Since its official launch in 2004, Taiwan’s White Fungus magazine’s creators, brothers Ron and Mark Hanson, have kept crafting a mystical-art and multifaceted experimental publication that is impossible to let go. Every article is a risqué trip to strange and interesting places, where people are introduced to a realm of avant-garde art beyond our human understanding. Signed to luxury mag distributor White Circ, White Fungus is now set to conquer the world. Interview with editor Ron Hanson.
Baron: What’s the story behind White Fungus?
Ron Hanson: In 2003, my brother Mark discovered a can of “white fungus” in the supermarket of the industrial zone in Taichung City, Taiwan, where we lived. The next year, we were back in Wellington, New Zealand, and looking to make a one-off publication protesting the building of an inner-city “bypass” which would cut through the center of the city’s arts district, displacing artists and demolishing historical buildings. We needed a name for the publication and somehow intuition struck and we decided to go with the can, which had always in been in our minds since the initial discovery. We printed the first issue on a photocopier, wrapped each copy in Christmas paper and hurled them through the entrances of businesses throughout the city. When we started, there was a vacuum in the media on an issue that was really important to a lot of the public. Through White Fungus, we intervened and were able to gain some traction. It’s a media intervention that’s been going on for almost ten years. To us, independent publishing is all about self-determination. That spirit continues to guide us as we move forward.
B.: How does that translate to an editorial policy?
R. H.: Each issue is thought of very much in relation to the earlier issues and those to come. So there are lines of thought that have been in motion for some time, and each issue further adds to the fabric which has already been developed. We like independent thought, material that is grounded in lives and breathes research, that is playful and daring in terms of aesthetics but detached from the subjectivity of aesthetic value. We’re politically minded and like writers and artists with a developed and sophisticated worldview. Passion and communicability. A lot of writing these days seems there just to fill a space and lend legitimacy while we scan the visual images and, of course, digest the advertising. I want to make a case for the value of good writing that’s actually enjoyable to read.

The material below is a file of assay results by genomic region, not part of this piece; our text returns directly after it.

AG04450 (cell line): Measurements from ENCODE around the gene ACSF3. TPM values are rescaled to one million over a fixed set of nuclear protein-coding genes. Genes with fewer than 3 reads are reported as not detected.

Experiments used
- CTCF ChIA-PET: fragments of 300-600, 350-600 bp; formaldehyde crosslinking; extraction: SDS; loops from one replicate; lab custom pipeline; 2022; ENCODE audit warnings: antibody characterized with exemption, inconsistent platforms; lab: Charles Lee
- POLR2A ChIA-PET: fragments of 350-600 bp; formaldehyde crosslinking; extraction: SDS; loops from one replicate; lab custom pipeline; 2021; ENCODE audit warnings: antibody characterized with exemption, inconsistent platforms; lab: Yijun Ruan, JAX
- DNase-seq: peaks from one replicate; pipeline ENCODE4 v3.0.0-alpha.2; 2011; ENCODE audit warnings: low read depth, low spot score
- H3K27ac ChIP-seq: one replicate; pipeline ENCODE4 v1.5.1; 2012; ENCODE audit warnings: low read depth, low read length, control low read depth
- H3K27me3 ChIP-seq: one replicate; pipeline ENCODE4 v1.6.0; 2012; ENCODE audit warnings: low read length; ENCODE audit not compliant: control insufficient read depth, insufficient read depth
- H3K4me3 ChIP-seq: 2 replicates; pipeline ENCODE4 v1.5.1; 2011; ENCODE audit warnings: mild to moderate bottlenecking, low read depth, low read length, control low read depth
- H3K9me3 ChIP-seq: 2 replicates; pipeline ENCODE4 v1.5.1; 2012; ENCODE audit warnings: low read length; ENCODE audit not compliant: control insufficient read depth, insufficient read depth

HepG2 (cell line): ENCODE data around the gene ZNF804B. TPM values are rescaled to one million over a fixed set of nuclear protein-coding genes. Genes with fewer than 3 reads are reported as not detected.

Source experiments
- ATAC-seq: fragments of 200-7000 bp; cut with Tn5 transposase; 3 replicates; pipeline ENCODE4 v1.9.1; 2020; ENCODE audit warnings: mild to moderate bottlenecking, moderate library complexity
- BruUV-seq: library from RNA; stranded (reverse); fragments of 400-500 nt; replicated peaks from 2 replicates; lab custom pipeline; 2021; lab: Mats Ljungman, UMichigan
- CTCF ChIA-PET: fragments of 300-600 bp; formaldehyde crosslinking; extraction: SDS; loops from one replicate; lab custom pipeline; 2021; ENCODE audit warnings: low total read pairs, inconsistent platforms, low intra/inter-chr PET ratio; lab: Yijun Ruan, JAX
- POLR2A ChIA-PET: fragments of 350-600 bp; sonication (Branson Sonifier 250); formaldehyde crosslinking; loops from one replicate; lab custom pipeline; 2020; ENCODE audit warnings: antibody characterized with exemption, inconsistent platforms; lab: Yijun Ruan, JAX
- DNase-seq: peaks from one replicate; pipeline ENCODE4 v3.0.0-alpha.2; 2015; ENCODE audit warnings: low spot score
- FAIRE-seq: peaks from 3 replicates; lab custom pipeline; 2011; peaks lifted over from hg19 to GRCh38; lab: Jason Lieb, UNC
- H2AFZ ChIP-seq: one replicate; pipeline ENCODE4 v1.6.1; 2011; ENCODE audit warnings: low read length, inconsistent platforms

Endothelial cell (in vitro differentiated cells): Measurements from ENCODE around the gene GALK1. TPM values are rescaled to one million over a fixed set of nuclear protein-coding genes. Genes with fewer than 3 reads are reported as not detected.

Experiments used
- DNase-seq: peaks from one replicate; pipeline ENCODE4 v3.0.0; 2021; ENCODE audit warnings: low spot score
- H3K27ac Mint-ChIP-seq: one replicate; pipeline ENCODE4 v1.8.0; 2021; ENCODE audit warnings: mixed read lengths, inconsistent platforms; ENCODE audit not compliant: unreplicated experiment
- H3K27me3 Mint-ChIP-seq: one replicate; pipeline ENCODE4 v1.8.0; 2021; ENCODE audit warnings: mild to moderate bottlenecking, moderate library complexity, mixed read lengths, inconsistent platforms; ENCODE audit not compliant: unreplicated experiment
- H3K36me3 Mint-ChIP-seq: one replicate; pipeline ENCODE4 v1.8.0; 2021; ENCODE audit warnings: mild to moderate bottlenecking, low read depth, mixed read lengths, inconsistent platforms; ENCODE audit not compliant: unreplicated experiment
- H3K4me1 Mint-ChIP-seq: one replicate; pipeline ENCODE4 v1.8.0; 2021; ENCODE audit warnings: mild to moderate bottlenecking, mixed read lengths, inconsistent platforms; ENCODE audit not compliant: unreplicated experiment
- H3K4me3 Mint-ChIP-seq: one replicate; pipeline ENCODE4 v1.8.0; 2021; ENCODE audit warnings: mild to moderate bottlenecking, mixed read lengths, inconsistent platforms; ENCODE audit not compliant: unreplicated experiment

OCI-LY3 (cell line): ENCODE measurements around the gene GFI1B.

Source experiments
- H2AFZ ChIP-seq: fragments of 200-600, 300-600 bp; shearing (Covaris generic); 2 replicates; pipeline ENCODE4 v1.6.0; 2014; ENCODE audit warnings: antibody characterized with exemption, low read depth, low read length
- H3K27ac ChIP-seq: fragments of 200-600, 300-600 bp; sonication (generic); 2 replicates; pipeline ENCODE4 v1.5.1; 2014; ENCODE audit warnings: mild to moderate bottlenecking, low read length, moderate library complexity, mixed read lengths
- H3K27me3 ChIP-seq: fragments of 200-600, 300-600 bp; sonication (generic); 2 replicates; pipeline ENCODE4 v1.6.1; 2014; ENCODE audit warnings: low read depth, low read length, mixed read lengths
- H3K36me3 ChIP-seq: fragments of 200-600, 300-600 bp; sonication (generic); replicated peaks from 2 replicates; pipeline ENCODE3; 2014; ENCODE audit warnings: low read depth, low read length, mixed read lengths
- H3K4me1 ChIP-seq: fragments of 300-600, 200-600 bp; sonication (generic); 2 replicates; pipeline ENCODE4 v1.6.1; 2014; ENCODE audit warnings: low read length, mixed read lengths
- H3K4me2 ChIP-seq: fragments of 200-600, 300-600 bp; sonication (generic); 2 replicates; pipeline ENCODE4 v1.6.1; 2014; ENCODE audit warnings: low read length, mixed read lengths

B.: Why choose print? What kind of paper do you use and why?
R. H.: Because you can touch it, smell it, collect it, and trade it. It has a lasting currency and an immediate tactility that still makes it central to my life and those of others. Typography shifts and concepts weave in and out. Paper stock to a large extent is determined by the market. We do the best we can.
B.: And how fares the readers’ response?
R. H.: The response becomes more interesting and fascinating each passing year. The most exciting thing to us is if the magazine inspires people to make their own projects happen.
B.: Good print mags get a lot of love, but this isn’t always reflected in sales or advertising. How are your sales doing? What is your advertising philosophy?
R. H.: Of course, you can’t make much money from print, but the relationship you build up with an audience is dynamic and the networks are incredibly valuable. So, I think it’s important to think about print laterally. I think it’s best to pursue print simultaneously while working in different fields.
The issue has sold better as time has gone on and we’re just about to be globally distributed for the first time by WhiteCirc, so we’re entering a new era. In terms of advertising, we sell pages directly. There’s no branding operations at play. We’ve been really pleased with the standards of the advertising we’ve run. They’re personalized responses rather than branding campaigns.
B.: Any upcoming projects?
R. H.: We’ve got some exciting events planned for Taipei, which we can’t announce right now, but they are in motion. We have plans to make the second issue of White Fungus’ sister publication The Subconscious Restaurant. We’re also doing some work on a new publication, Midwaste, being launched by White Fungus assistant editor Nick Yeck-Stauffer. We’re going to be in an exhibition soon in Gisborne, New Zealand, “Tools of the Trade” at Paul Nache. And there’s a bunch of other stuff we’re developing, not least of which is the fourteenth issue of White Fungus.